Eviction warnings have been given to two longtime encampments on the Manitoba legislature grounds.
A handful of police were present Wednesday as the notices were given to demonstrators on the north and east sides of the legislative building.
A statement from Justice Minister Kelvin Goertzen's office said rallies and protests are acceptable on the grounds.
But, the statement said, encampments are not permitted for the safety of staff, visitors, tourists and other protesters.
The move comes after the Progressive Conservative government passed legislation earlier this year to deal with the encampments.
It gives cabinet authority to determine what can and cannot occur on the legislature grounds, which includes banning encampments, vandalism and vehicle blockades.
It also bans setting fires, brandishing weapons, as well as depositing generators, firewood or other items to support an encampment.
"Those regulations bring Manitoba in line with other jurisdictions across Canada, regardless of political stripe," the statement from Goertzen's office said.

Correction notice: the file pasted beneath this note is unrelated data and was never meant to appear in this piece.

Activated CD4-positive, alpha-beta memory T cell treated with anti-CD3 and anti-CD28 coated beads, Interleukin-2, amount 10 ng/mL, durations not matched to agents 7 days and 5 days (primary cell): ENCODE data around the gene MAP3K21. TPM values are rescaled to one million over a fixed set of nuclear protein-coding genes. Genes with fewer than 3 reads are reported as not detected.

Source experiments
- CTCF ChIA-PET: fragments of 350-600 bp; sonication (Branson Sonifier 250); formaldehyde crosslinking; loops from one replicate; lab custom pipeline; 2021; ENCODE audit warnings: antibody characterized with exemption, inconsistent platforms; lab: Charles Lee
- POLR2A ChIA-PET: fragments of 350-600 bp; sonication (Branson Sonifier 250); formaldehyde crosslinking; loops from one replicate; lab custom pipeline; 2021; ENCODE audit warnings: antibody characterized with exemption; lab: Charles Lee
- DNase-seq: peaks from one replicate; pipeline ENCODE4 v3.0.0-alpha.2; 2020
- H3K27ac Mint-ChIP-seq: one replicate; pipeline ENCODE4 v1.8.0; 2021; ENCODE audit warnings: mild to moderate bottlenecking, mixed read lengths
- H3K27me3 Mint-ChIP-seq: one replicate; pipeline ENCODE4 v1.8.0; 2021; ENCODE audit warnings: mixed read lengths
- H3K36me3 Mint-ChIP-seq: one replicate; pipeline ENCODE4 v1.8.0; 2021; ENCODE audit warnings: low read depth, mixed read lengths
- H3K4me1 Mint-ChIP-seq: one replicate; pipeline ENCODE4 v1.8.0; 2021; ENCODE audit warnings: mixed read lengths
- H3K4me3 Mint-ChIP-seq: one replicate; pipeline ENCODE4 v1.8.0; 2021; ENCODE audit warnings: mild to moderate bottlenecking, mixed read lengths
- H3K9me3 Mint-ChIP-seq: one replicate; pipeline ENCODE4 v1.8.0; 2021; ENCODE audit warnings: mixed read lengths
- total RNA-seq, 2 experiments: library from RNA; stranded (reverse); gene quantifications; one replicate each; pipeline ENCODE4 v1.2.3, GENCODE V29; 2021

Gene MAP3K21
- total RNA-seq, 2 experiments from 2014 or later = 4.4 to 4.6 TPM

Manitoba Justice officials are the lead on all interactions with the encampments, the statement said. Winnipeg police said officers were assisting the province.
The government did not indicate how long the encampments had to leave the area.
One of the encampments that received notice has been in place for more than a year and includes several tents, flags and other structures. It was set up after the discovery of possible unmarked graves at the sites of former residential schools.
A second encampment popped up around June and includes a large teepee on the front lawn. It had previously been associated with nearby parked vehicles that had messages opposing COVID-19 public health restrictions posted on them.
Last summer, a statue of Queen Victoria was knocked down and beheaded during a Canada Day demonstration following the discovery of the graves. A Queen Elizabeth statue was also toppled.
Earlier this year, protesters opposing COVID-19 restrictions also blocked off the streets in front of the legislature for nearly three weeks.
This report by The Canadian Press was first published Aug. 17, 2022.